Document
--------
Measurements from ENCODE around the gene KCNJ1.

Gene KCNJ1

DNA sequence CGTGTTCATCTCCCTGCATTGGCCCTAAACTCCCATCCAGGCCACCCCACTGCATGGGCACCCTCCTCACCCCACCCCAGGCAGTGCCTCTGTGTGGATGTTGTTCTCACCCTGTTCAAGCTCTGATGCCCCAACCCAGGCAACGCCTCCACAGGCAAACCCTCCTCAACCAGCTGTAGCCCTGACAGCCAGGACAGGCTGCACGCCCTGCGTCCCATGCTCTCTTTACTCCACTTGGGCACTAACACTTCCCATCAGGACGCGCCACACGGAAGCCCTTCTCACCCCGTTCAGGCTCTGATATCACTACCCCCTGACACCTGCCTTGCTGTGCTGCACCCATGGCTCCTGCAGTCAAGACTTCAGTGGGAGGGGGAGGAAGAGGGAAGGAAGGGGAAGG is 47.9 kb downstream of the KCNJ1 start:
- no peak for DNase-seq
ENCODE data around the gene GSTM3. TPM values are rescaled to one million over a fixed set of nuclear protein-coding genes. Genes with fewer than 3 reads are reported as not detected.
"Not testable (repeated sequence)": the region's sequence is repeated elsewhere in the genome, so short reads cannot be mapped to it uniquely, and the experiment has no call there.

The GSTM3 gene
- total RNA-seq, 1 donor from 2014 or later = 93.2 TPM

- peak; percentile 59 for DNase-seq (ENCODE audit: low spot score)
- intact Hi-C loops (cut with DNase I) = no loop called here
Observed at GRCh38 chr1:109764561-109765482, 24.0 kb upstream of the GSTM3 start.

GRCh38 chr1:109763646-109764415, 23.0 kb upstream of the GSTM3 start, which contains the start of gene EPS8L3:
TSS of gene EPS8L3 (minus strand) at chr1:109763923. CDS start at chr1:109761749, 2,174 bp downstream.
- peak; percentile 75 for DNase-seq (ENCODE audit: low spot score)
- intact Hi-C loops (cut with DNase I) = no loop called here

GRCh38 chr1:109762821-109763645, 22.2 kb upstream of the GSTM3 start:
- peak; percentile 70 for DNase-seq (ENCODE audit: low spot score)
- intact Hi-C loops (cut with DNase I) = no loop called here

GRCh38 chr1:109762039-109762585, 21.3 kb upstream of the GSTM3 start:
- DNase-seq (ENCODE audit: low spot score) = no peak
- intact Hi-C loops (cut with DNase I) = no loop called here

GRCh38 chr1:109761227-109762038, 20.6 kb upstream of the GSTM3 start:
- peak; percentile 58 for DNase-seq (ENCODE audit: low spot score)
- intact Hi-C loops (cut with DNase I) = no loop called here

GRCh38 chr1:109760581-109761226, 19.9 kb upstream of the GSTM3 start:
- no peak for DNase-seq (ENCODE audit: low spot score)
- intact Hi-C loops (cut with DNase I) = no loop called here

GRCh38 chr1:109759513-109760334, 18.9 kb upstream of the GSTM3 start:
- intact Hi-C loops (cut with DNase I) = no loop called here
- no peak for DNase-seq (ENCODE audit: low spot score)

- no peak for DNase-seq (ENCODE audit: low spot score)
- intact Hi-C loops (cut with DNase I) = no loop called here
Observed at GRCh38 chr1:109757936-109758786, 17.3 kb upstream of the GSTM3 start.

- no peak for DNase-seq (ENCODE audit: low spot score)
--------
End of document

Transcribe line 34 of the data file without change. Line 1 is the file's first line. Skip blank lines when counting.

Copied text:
- no peak for DNase-seq (ENCODE audit: low spot score)